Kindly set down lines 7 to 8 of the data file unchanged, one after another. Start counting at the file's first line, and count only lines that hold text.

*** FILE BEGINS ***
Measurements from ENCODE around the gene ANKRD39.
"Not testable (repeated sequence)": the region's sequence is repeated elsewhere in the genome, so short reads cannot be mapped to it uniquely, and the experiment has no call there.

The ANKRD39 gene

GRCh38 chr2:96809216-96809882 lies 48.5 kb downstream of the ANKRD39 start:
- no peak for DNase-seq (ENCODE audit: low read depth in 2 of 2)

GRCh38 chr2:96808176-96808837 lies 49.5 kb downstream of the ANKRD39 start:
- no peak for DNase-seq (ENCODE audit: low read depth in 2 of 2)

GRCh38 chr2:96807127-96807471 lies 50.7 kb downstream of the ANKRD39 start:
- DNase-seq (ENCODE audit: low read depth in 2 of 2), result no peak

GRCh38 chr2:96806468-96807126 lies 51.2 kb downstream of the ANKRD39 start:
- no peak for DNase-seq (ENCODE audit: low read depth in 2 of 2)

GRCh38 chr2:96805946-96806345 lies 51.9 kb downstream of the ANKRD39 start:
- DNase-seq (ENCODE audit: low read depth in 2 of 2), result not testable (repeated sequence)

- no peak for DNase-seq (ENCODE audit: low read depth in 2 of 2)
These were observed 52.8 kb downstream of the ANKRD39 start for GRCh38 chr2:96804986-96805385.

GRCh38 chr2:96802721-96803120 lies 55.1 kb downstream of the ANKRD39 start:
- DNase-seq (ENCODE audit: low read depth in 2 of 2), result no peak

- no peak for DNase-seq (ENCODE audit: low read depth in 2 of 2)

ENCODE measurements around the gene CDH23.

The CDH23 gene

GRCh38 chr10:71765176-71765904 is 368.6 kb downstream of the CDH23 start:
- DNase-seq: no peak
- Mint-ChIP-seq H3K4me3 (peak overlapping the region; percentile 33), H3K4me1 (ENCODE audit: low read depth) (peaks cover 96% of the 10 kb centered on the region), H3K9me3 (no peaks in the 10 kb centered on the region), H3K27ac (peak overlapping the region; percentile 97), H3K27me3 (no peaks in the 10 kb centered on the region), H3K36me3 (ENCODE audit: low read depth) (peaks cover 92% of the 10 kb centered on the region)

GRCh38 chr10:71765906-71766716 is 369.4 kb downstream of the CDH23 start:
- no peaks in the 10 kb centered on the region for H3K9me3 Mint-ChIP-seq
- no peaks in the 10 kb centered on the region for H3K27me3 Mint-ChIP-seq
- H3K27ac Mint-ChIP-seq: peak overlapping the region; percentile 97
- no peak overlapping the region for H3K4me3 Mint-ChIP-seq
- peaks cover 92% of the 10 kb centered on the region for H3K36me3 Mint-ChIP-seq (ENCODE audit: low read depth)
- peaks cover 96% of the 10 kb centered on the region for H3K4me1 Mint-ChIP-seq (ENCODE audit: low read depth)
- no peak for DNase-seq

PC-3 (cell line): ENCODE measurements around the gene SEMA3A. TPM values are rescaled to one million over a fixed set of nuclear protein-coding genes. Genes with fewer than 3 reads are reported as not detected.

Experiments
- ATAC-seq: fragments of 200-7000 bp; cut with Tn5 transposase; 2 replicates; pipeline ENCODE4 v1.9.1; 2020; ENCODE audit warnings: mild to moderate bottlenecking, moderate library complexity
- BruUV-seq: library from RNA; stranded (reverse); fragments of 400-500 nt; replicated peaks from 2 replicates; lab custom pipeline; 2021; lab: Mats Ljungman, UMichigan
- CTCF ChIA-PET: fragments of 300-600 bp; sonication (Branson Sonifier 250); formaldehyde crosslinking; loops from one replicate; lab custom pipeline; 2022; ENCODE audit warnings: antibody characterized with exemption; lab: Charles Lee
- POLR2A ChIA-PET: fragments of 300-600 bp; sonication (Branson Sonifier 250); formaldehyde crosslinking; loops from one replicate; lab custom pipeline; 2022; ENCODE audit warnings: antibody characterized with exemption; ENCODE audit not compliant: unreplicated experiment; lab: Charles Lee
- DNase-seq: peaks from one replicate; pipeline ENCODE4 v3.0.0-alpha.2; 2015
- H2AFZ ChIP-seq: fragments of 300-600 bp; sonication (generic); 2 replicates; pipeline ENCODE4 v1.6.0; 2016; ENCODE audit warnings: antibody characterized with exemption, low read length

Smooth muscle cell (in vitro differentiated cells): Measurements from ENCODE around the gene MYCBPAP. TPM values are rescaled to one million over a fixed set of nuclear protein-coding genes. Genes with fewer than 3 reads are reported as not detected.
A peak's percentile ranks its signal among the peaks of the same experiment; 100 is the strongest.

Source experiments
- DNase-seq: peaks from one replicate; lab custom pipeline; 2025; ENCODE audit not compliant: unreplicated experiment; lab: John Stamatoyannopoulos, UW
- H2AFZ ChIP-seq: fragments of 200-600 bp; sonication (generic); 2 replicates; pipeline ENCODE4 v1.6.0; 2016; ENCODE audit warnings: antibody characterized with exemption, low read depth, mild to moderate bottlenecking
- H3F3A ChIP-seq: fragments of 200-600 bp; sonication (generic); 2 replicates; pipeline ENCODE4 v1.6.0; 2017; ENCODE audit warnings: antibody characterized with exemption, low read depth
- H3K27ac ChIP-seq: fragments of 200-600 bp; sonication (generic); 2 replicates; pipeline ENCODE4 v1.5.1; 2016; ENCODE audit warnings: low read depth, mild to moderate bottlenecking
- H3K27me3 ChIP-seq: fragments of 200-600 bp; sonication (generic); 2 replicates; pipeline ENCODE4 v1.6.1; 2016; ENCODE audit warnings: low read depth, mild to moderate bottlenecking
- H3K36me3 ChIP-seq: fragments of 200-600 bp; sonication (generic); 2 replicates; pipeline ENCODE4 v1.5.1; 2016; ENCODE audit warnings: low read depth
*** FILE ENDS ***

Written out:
- no peak for DNase-seq (ENCODE audit: low read depth in 2 of 2)

GRCh38 chr2:96807127-96807471 lies 50.7 kb downstream of the ANKRD39 start: